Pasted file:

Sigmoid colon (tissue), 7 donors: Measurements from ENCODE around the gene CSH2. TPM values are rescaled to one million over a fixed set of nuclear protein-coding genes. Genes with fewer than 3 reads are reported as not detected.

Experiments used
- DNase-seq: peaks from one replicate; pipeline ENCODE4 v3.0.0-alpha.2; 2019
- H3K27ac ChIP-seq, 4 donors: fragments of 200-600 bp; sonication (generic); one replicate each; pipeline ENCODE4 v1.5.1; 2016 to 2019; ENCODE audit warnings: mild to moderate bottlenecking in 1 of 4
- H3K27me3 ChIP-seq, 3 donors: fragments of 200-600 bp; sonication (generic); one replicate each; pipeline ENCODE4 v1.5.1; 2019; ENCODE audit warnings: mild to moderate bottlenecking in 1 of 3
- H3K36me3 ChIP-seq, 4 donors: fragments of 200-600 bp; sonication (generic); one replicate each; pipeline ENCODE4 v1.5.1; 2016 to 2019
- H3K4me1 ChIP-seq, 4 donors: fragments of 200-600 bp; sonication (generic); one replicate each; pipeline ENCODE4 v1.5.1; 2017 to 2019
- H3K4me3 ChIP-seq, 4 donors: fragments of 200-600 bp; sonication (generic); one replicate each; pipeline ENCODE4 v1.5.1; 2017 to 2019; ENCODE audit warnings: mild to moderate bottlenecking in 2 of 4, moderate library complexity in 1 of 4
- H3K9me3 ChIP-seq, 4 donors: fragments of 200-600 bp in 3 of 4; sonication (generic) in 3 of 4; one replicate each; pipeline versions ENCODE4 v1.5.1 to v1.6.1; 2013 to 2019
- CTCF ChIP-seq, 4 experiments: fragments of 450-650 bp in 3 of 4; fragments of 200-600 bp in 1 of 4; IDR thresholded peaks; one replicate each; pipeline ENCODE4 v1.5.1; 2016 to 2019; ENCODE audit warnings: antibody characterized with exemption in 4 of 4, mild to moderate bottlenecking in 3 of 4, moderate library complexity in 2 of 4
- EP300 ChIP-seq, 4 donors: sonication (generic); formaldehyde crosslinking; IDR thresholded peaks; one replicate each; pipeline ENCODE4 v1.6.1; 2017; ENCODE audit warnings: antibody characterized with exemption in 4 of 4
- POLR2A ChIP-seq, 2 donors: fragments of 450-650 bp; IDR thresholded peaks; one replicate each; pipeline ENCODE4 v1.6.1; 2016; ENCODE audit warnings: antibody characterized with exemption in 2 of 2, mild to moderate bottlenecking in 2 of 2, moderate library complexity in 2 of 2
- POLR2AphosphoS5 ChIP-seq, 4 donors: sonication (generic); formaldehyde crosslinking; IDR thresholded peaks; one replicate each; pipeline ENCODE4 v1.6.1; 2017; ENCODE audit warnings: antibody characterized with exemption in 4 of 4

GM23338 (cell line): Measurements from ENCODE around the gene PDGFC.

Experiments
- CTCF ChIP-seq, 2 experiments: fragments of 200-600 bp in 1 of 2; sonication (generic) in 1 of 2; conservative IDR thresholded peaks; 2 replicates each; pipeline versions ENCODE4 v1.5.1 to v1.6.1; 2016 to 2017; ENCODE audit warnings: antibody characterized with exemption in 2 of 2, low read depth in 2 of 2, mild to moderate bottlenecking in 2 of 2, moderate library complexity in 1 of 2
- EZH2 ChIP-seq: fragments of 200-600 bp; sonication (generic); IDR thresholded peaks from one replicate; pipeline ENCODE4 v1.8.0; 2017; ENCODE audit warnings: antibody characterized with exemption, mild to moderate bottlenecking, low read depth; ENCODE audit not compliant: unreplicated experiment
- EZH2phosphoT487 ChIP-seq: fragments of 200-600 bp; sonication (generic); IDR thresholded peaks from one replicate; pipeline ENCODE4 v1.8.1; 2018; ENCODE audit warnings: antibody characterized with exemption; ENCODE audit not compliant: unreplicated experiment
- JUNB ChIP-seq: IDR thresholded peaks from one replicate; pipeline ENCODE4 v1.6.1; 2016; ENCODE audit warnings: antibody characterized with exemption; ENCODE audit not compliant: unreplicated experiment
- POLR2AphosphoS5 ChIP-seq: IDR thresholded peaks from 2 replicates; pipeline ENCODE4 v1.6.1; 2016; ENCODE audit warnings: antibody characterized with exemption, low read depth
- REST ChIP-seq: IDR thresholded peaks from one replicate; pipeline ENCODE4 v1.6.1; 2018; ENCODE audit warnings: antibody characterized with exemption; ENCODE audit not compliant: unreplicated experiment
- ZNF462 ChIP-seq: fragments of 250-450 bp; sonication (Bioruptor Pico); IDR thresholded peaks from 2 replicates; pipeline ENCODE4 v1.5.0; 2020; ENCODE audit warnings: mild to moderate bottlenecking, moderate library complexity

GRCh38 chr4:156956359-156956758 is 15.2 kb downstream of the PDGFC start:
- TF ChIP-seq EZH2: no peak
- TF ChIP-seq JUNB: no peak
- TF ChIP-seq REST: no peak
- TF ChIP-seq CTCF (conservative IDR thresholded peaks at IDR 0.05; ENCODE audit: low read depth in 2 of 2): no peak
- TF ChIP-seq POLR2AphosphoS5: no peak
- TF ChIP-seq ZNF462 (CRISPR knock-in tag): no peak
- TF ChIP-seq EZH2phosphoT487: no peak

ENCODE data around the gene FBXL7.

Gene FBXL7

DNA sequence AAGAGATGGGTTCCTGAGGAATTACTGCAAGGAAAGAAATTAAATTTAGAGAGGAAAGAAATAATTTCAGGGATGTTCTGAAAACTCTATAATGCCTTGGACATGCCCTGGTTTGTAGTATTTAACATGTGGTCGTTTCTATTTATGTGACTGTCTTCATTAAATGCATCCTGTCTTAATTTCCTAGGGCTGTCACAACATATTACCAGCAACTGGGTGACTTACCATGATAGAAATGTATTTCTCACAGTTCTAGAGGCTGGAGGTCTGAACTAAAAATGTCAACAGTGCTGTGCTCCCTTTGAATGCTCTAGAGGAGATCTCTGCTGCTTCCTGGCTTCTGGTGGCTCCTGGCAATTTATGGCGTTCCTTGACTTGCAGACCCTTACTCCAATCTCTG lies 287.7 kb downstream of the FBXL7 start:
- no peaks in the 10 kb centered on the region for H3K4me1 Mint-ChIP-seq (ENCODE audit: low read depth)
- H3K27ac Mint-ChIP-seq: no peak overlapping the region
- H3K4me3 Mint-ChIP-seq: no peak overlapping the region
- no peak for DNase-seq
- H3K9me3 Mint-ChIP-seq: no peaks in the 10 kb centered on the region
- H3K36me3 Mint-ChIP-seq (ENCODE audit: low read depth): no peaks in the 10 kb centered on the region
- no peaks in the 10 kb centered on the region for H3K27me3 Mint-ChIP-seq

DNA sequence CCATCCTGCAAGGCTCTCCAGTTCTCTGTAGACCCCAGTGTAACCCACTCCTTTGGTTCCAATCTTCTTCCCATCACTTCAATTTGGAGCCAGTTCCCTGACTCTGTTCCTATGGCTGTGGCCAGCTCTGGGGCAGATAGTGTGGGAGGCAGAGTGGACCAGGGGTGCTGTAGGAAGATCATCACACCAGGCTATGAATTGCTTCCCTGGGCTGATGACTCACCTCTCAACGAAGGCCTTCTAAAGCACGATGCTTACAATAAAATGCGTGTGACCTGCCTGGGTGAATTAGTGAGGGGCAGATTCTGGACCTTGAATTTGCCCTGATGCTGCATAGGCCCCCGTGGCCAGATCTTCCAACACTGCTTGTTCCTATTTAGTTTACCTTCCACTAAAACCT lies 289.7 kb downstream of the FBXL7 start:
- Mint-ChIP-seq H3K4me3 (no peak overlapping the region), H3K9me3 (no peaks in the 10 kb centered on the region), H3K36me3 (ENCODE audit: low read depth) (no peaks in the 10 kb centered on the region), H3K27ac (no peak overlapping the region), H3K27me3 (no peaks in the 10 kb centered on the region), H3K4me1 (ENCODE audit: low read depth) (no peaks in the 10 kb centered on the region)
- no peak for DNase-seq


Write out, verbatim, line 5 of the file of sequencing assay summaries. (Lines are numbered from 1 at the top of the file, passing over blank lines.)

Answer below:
- H3K27me3 ChIP-seq, 3 donors: fragments of 200-600 bp; sonication (generic); one replicate each; pipeline ENCODE4 v1.5.1; 2019; ENCODE audit warnings: mild to moderate bottlenecking in 1 of 3